Interview with Owner Handlers: Dolores Ferrero & John Flora
Where do I live? How many years have I been an Owner Handler?
John Flora: We live in San Ramon, California (the San Francisco Bay Area), and I have been an Owner Handler for over nine years. In that time, I’ve finished 10 champions, eight from the Bred-By-Exhibitor Class, and four grand champions. Three of our girls have gone on to successful Specials careers. They all love the coursing sports, and one of our girls boasts an Agility title. They’ve done it all with me by their sides.
How did I get my start in my breed? In the sport?
John Flora: Dolores was born into dogs, sharing her playpen/stroller with one of the top Cocker Spaniels in the early 1970s. We wanted a lower maintenance breed, and I had fond memories of a neighbor’s Boston Terrier while growing up.
Have I always loved to show dogs? Have I always been a dog person?
John Flora: I’ve always loved dogs, but I never had one growing up because my sisters and I were allergic to dogs and cats. Fortunately, I outgrew that!
Is there a story behind my decision to show my own dog?
John Flora: I attended my first dog show in the spring of 1996 and was fascinated by the activity. I told Dolores that if we ever owned a dog worthy of showing, I wanted to give it a shot. This was fine with her… she’s much more comfortable behind the scenes.
What makes showing my own dog so special to me?
John Flora: Before getting into dogs, I taught a form of ballroom dancing for over thirty years. Dolores and I frequently refer to the training and practicing that I do with the dogs as “learning our dance,” and it’s a good analogy. Every dog learns differently… needs different things from me… and responds differently. Each one of them makes me a better handler simply by being different.
In my opinion, is there a secret to having a great dog/handler partnership?
John Flora: Lots of time and lots of love.
Do I compete in the National Owner-Handled Series? If so, for how many years?
John Flora: Yes, I’ve participated in the NOHS since our foundation bitch finished her championship. “Banjo’s” grandmother, “Rebel” (GCHS CH Campbell Clan’s Bad Reputation CAX BCAT CGCA ROM), was the No. 5 NOHS Boston Terrier in 2015, competed in the Finals in Orlando twice (2015 & 2017), and was awarded Best of Opposite Sex at the 2015 Finals. Her mother, “Bacall” (MBISS GCHS CH Delphi’s Put Your Lips Together & Blow CA DCAT CGC), was a finalist three times, competed in the Finals in Orlando twice, and was Best of Breed at the 2020 NOHS Finals. This is “Banjo’s” first trip.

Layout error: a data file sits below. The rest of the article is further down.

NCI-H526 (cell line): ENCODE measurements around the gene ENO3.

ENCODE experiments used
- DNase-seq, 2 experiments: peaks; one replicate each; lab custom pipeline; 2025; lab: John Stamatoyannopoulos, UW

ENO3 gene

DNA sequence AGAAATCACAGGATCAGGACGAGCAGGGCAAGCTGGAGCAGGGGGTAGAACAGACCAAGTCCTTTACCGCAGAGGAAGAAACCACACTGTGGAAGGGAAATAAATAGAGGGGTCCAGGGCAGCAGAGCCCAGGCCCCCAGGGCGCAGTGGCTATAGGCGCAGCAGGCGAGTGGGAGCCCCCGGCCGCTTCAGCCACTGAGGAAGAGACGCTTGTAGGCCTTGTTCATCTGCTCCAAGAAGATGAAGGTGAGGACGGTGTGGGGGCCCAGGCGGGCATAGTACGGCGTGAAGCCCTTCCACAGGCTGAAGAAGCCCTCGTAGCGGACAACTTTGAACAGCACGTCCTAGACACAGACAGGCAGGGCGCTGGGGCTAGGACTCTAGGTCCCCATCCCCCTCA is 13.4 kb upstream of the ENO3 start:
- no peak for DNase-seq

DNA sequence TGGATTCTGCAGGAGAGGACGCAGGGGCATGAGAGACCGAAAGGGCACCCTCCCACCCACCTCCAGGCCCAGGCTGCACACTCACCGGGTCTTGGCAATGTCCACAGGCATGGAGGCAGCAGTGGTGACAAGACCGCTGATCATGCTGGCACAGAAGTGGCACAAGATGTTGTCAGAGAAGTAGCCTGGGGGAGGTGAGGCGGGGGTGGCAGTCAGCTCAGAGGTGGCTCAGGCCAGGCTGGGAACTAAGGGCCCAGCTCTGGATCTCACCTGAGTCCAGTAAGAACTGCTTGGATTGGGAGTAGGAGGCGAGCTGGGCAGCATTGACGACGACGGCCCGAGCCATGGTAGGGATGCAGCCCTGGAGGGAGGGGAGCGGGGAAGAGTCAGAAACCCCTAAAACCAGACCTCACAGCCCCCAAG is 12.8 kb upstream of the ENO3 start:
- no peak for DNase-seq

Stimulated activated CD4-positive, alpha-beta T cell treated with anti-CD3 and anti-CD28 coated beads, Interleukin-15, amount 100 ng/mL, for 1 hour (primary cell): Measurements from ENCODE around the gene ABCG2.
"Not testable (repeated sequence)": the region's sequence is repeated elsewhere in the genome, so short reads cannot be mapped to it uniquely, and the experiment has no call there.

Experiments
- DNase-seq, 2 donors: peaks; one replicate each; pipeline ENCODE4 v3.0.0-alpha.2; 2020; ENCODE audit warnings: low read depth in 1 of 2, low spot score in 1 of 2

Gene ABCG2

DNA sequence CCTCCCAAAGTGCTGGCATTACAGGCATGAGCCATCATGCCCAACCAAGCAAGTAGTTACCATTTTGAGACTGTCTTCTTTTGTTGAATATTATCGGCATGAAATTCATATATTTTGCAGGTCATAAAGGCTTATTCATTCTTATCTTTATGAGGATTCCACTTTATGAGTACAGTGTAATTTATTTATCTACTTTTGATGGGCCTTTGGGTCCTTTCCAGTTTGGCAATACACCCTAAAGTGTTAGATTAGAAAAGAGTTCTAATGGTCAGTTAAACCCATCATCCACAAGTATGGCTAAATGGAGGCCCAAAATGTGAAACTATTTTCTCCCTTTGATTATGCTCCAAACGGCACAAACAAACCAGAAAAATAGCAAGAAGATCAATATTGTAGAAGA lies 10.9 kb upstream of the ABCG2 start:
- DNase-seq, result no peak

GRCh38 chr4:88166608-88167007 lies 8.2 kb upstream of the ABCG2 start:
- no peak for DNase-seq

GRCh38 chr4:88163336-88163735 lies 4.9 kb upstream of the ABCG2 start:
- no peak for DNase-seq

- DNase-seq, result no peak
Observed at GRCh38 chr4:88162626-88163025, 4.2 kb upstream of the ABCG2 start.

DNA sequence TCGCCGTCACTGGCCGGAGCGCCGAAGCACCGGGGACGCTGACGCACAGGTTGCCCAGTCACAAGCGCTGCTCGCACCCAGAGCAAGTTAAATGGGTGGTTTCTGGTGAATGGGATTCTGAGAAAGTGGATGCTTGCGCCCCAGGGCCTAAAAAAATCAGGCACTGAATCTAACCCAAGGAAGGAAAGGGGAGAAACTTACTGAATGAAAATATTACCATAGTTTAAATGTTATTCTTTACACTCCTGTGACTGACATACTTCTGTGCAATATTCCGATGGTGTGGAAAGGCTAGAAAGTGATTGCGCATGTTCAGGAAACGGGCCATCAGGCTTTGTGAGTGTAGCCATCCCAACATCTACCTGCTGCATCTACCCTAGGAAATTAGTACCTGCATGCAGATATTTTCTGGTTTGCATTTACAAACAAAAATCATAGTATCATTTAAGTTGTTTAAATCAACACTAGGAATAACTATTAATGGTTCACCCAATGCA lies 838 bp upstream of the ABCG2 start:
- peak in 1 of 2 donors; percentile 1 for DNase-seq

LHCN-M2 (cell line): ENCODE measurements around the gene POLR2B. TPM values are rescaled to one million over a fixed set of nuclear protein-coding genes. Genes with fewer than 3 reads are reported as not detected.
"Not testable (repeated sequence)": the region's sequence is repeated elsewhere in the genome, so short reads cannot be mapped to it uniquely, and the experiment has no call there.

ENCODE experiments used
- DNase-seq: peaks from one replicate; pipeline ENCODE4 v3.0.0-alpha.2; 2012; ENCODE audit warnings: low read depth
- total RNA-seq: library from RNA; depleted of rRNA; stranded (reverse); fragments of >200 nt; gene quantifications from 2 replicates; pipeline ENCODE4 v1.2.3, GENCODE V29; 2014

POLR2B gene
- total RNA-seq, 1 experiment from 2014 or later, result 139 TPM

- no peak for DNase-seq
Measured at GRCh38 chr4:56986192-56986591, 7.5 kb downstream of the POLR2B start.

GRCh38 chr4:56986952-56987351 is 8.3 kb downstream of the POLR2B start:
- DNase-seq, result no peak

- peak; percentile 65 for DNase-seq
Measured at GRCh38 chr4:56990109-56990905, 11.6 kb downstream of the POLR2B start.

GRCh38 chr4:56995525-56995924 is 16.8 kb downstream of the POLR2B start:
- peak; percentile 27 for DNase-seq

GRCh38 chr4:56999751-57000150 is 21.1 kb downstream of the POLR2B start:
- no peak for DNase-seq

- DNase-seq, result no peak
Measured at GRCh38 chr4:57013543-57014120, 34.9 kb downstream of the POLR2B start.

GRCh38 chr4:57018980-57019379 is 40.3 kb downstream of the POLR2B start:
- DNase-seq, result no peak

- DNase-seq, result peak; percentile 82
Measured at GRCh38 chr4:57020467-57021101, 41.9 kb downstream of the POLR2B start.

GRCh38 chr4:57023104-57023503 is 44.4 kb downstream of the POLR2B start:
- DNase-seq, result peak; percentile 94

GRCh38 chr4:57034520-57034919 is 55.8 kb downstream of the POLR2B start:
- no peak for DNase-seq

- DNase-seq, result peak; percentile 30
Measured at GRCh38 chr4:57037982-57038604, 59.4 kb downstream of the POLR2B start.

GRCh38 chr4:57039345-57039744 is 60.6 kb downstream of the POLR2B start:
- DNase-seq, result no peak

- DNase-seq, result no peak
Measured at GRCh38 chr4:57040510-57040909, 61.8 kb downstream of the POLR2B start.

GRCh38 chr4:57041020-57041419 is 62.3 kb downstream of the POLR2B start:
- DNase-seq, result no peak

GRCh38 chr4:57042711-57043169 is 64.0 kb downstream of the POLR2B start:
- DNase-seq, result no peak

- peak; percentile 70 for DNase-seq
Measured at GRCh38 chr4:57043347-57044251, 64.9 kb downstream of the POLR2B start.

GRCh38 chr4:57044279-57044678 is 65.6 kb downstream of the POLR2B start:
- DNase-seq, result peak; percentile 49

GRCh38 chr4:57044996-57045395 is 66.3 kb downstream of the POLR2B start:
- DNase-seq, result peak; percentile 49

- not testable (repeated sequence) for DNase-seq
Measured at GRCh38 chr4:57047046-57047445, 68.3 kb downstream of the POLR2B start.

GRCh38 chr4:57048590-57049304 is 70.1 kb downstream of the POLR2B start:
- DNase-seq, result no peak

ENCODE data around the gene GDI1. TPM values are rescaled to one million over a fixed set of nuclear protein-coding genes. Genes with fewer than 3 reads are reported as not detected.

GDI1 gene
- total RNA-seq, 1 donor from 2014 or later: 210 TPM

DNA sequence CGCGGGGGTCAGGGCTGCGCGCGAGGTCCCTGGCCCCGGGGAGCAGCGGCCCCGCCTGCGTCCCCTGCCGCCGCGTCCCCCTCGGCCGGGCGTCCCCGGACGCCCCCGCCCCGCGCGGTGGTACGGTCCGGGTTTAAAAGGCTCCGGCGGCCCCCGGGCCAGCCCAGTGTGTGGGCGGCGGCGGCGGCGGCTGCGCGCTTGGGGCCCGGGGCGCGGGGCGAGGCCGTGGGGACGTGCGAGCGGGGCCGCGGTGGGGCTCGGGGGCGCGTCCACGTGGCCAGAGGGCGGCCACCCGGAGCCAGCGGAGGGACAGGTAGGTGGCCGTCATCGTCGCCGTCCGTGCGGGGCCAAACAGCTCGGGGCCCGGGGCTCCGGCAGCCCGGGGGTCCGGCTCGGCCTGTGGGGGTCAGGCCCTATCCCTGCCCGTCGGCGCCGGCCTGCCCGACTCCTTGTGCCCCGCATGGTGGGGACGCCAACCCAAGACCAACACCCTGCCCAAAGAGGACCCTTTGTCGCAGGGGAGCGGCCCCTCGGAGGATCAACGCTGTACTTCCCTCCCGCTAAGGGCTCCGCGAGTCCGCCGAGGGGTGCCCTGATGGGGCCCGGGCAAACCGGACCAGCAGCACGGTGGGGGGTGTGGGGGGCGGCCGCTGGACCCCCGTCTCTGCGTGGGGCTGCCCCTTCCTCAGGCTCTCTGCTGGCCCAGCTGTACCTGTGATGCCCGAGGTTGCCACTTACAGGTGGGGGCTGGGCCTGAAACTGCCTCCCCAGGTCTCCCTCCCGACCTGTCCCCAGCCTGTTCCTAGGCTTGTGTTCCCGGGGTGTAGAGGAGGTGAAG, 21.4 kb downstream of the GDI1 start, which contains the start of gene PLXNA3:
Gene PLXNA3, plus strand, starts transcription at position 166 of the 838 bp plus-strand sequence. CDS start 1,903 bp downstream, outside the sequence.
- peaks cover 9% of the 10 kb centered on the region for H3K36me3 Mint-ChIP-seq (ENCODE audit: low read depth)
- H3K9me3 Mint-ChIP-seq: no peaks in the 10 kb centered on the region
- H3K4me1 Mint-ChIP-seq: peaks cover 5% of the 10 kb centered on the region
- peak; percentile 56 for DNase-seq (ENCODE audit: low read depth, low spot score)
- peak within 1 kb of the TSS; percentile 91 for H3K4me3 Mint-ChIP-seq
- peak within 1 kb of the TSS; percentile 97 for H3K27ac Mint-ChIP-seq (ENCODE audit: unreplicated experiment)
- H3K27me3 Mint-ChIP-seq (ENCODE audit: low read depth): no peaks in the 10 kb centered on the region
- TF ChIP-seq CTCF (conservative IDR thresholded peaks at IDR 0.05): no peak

What goals did I set for myself and for my dog in 2022? What about 2023?
John Flora: Our goals for Banjo were to finish as the No. 1 NOHS Boston to qualify for an invitation to the NOHS event in Chicago, in January 2023, in conjunction with the Windy City cluster. We also hope to finish in the Top 20 Breed & All-Breed; she’s No. 22 Breed & No. 13 All-Breed as of October 31, 2022. She’s also only one point away from her Silver Grand Championship, so we’d like to finish that this year.
Banjo is taking maternity leave in 2023, and I’m starting with a new special in January. Among other things, I hope to be in Florida next December with my fourth finalist.
Am I going to Orlando? If so, what’s it like to have a top NOHS dog this year?
John Flora: Yes, we are. It’s very rewarding to have our dogs’ merits recognized. California is an intensely competitive environment for dogs in general and Bostons specifically. Several of the top-ranked, professionally handled Boston Terriers have had their homebase in California for the entire duration of our participation, so this is one way to get owner-handled dogs some of the recognition they deserve.
Just for laughs, do I have a funny story that I can share about my experiences as an Owner Handler?
John Flora: Way back, during my first few months of showing, I was still learning how to stack my girl for the table examination. At one particular show, I nailed it. Absolutely exactly what I wanted. I didn’t have long to admire it, though, as the judge came up behind me and tapped me on the shoulder. I had put my dog on the table from the wrong side. Of course, the second try wasn’t nearly as perfect, but she still managed to win a Puppy Group Two.